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My Friend Jack!

Heroes Remember

Well, I never got to know any soldiers except Jack Chimaraque. I guess I kind of saved his life you know in a way. I never said that. He could speak a bit of German or Polish and there was about 6,000 people from a regiment that surrendered at Tobruk and he got friendly with them and he left me there. They were prisoners of war about six years them guys. They were well organized, they knew everything and he got in with them and went off on his own. But anyway after the war he’d come back, I met him in England. I was in Brighton, I was down having a drink in a pub and he come in and said, “Lend me ten pounds George.” I said, “Yeah, I got some money.” Lent it to him. I thought there, I’ll never get that back. You know he married an English girl that’s why he wanted to get the prisoner of war and after the war they must have had about six or eight children and they came back to Manitoba. He lived up in Fort Osborne and well he’s a real glamour boy, he’d dance all night and that type of guy, real good. So I thought I’ll never see him again and I was drinking in what they called a Merchant Hotel in (inaudible) Manitoba on a nice day and we ran to the beach for the Moonlight Special, a train that run down, the people of Winnipeg would go down there and have parties and go back. And all of a sudden the door of the hotel open and Jack came in and he said, “Here’s your money George!” And I never expected that.

Mr. Couture shares some happier moments about his friend, a repayment he never thought would happen!!

George Couture

Mr. George Couture was born in Pennsylvania, United States on November 5, 1924. At three years of age his widowed mother moved the family of five children to Selkirk, Manitoba at a time when Canada was experiencing the Great Depression. Signing up to serve his country, Mr. Couture tried two times and on his third attempt joined the infantry with the Winnipeg Rifles. He traveled overseas on Isle de France and through coincidence this was the same ship he returned home on after the war. Mr. Couture volunteered for service which resulted in him being part of the D-Day invasion on June 6, then on June 8th was captured as POW. Spending time in the prisoner of war camps and suffering the life of starvation and disease, Mr. Couture survived and was liberated on April 23, 1945. Returning home to Winnipeg, Mr. Couture continued to serve in the military and volunteered for the Korean War. After thirty years military service he retired from the Canadian military. He now resides in Calgary, Alberta.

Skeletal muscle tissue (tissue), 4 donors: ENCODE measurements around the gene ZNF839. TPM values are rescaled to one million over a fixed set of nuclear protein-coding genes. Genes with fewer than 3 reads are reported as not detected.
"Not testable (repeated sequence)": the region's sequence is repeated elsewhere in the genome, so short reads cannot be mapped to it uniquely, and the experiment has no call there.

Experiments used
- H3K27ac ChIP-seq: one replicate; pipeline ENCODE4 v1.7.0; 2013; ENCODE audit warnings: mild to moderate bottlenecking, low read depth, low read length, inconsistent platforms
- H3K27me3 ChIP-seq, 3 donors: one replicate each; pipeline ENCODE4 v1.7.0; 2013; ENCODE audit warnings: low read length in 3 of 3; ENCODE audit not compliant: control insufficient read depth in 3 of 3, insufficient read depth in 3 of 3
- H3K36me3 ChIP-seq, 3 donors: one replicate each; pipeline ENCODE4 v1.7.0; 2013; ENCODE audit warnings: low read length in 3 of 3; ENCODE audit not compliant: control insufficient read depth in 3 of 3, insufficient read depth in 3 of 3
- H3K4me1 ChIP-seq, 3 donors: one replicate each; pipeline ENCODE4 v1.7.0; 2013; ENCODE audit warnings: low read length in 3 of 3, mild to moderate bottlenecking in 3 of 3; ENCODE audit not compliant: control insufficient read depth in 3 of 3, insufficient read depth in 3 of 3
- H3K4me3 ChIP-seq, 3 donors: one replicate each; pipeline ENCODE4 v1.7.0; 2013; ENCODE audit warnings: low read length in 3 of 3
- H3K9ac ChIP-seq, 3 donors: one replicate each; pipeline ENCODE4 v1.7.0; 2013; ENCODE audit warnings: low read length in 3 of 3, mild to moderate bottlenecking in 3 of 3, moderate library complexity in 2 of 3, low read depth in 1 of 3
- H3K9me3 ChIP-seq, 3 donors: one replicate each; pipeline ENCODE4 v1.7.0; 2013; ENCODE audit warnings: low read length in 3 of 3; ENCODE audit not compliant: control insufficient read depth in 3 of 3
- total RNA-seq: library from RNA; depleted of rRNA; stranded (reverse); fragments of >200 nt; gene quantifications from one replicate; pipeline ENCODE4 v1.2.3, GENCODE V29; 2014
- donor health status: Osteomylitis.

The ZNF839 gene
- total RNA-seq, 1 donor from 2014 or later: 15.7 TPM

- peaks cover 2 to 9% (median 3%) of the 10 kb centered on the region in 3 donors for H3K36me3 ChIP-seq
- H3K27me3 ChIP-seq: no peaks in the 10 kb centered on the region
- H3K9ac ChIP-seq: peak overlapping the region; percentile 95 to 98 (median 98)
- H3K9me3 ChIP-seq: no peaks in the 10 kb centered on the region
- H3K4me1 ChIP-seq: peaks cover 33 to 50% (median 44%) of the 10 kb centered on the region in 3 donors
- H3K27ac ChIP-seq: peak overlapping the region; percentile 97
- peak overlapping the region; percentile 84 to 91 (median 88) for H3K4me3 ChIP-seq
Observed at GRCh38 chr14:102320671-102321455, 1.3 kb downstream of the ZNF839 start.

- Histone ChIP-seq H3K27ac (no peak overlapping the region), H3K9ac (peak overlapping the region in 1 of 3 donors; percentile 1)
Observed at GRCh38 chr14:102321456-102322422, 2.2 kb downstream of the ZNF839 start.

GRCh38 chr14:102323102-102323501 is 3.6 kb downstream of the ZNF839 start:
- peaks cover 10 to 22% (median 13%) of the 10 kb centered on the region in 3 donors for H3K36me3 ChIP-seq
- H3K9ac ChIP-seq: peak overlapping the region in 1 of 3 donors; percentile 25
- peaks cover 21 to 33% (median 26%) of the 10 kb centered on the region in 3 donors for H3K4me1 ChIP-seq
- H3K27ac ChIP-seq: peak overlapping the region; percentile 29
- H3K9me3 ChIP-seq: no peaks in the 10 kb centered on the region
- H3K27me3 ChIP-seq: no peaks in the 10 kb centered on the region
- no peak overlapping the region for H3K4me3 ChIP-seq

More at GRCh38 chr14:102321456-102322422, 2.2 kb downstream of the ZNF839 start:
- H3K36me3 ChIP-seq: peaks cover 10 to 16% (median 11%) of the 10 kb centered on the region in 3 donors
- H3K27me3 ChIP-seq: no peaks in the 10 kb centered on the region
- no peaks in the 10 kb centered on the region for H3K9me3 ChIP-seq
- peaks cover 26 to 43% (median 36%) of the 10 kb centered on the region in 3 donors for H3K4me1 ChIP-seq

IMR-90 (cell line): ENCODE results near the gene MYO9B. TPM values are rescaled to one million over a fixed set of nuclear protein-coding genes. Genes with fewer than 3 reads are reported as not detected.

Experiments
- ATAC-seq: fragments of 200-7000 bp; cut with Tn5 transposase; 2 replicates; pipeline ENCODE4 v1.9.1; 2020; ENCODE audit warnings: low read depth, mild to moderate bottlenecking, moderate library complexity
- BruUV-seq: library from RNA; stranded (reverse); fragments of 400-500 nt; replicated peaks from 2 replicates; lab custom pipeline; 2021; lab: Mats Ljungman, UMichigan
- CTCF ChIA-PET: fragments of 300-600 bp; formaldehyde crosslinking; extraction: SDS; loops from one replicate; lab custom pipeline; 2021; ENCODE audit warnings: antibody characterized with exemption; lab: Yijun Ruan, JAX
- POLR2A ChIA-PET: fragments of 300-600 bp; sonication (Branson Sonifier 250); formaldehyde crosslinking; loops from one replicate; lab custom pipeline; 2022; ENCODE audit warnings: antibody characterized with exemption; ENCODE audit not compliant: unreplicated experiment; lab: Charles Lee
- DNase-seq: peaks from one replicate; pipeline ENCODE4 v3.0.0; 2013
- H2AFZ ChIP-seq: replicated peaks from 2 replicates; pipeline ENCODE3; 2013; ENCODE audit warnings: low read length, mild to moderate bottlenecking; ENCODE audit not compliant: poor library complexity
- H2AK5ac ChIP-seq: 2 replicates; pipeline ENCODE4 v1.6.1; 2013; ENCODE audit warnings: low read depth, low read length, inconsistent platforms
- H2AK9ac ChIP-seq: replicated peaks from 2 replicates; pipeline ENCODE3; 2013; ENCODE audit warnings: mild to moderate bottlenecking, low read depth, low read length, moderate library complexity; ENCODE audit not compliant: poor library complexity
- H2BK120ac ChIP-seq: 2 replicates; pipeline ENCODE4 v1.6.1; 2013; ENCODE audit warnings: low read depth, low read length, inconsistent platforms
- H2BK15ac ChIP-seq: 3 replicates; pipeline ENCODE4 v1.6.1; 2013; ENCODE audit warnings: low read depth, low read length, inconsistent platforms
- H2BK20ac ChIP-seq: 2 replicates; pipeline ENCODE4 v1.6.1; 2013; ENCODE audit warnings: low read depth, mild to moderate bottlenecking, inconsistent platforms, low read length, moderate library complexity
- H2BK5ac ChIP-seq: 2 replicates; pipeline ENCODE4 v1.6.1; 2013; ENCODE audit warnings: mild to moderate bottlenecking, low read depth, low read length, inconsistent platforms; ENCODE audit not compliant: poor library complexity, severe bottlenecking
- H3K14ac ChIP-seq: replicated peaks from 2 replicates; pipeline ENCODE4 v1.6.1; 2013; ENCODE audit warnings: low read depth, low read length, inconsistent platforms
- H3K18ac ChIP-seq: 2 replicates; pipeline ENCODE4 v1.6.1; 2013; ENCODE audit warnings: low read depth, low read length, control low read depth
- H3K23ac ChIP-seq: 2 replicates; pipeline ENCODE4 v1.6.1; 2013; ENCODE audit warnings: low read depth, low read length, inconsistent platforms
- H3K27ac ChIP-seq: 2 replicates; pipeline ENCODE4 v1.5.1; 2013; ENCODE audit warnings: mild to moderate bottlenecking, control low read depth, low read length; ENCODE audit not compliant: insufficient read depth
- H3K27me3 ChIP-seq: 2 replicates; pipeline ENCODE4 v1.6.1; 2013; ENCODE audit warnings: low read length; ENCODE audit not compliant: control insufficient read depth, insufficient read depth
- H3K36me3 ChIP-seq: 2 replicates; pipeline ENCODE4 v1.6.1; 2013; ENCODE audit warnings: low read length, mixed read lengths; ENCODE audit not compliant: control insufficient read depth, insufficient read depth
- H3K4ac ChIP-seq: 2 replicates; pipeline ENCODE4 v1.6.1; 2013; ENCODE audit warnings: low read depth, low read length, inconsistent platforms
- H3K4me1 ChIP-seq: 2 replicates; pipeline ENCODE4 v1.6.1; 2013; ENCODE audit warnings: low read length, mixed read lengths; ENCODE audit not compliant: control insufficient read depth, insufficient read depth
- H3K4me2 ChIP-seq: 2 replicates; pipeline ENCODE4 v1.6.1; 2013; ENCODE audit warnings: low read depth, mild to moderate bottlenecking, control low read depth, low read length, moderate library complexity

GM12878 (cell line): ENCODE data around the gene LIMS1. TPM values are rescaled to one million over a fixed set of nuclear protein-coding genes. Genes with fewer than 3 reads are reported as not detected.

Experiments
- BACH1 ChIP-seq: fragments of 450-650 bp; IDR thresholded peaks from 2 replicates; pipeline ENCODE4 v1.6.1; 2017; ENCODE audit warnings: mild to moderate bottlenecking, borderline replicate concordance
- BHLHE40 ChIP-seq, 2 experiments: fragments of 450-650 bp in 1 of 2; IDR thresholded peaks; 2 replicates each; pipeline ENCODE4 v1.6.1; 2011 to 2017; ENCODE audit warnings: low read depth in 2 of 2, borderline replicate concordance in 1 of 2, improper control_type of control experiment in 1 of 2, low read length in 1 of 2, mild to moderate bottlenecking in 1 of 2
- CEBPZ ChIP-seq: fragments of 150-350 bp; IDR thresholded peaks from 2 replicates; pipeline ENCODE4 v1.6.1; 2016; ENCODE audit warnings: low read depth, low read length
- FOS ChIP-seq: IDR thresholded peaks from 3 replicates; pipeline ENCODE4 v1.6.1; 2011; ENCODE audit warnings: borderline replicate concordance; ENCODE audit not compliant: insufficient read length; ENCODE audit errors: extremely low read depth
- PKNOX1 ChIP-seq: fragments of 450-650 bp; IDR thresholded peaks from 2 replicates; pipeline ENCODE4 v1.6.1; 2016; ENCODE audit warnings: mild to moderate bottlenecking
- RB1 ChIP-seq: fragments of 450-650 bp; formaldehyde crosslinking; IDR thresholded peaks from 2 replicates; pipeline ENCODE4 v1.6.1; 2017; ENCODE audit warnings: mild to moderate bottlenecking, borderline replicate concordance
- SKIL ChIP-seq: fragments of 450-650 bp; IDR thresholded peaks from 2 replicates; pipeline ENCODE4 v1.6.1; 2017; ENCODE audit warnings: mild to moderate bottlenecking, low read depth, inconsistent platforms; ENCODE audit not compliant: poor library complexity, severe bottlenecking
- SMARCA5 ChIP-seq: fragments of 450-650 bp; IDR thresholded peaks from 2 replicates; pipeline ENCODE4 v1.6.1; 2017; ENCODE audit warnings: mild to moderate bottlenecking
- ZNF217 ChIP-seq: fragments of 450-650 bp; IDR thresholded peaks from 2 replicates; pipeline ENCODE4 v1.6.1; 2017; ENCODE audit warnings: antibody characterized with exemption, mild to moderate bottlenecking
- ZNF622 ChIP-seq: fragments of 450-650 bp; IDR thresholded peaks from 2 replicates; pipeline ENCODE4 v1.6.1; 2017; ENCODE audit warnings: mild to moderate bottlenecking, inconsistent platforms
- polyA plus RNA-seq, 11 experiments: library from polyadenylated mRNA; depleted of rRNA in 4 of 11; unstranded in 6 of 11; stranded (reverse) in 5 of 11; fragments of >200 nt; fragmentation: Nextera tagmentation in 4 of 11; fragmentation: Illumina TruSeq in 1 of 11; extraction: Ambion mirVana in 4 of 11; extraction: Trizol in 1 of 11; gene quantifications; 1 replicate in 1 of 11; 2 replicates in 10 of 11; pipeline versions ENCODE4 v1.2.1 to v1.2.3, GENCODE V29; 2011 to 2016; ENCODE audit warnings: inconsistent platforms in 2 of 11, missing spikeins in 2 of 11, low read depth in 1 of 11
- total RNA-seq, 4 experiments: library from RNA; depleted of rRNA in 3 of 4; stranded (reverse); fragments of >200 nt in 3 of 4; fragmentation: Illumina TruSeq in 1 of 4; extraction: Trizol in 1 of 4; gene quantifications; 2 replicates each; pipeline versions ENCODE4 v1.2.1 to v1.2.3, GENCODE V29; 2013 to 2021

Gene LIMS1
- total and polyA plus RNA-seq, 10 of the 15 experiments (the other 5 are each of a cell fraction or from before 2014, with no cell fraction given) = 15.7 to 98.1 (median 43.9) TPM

Meta Data
Veterans Affairs Canada
June 4, 2019
Person Interviewed:
George Couture
War, Conflict or Mission:
Second World War
Winnipeg Rifles
Prisoner of war

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